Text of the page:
And investors excel at picking up tones, or soft information; that is, body language and other clues that help foresee important events that affect the stock price.
The result is corporate access has become a booming back channel through which select large investors get an informational edge. Even academic research has shown that investors who meet often with execs tend to outperform those who don’t.
As a thank you, the favored buy-side investors shower Wall Street banks with trades from which the banks make fat commissions. Win win.
Rating accuracy or job?
Now, you’d think that the compensation of a person who makes predictions would depend on the accuracy of those predictions. But for the reasons we’ve just discussed, that logic doesn’t apply on Wall Street.
In fact, there’s an estimation that about one third of an analyst’s compensation comes from scheduling private meetings with executives. In other words, the more meetings an analyst arranges, the more money she makes. (There are also bonuses for bringing investment banking clients.)
Which puts analysts in a weird position.
On one hand, their designation binds them to make good calls. On the other, a good part of an analyst’s pay check (and, I guess, the job) depends on sucking up to executives. That will obviously make him think twice before putting out bridge-burning “sell” ratings.
And this is not some far-left conspiracy.
For years, Wall Street has been warning about the pressure public companies put on them. Even chief analysts of top Wall Street banks explicitly admit that they gloss up ratings out of fear of losing corporate access:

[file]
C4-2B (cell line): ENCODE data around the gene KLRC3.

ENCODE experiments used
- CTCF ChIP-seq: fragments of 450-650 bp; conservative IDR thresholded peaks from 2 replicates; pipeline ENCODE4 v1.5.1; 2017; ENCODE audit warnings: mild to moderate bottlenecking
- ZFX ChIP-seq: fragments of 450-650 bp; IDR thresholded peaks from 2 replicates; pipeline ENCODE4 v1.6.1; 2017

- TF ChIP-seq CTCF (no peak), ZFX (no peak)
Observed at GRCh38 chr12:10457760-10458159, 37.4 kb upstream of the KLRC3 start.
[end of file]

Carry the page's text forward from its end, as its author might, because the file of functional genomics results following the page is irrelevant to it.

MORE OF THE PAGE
“There’s a tendency to be a little more timid about bad news,” Tobias Levkovich, chief U.S. equity strategist for Citigroup C , told CBS News a while ago. “If you stick your neck out and break bad news, you get a backlash from owners of the stock.”
In other words, there’s a massive, massive, conflict of interest, which looks like this:
That’s the reason only ~5% of all issued ratings are a “sell.” And the ratio of buy/sell/hold ratings barely budge—even in the most violent market crashes.
That’s the reason “buy” ratings on average underperform the market.
That’s the reason ratings have never anticipated a turnaround in the markets:
And, that’s the reason the most sought-after and best-compensated analysts are those who often get it “wrong.”
Individual investors get the most “massaged” sliver of Wall Street research
In all fairness, ratings are just the tip of the iceberg. No, scratch that. The tip of the tip of the iceberg.
Underneath, there are multi-hundred-page reports that break down stuff at the most granular level. There are financial models that span thousands of Excel rows. And there are data and analyses even most institutional investors can’t afford to pull together.
In other words, institutional investors very much rely on the sell-side research to make investment decisions. But ratings and price targets—the sliver of that research that makes it to the public—is the most massaged and useless part of it.
And institutional investors are well aware of that.
They know the ratings that are supposed to reflect analysts’ reports are compromised; that it’s a trade-off for a chance to meet with more executives. So, they simply buy the research, happily hook up with the management, and then discount “buy” ratings.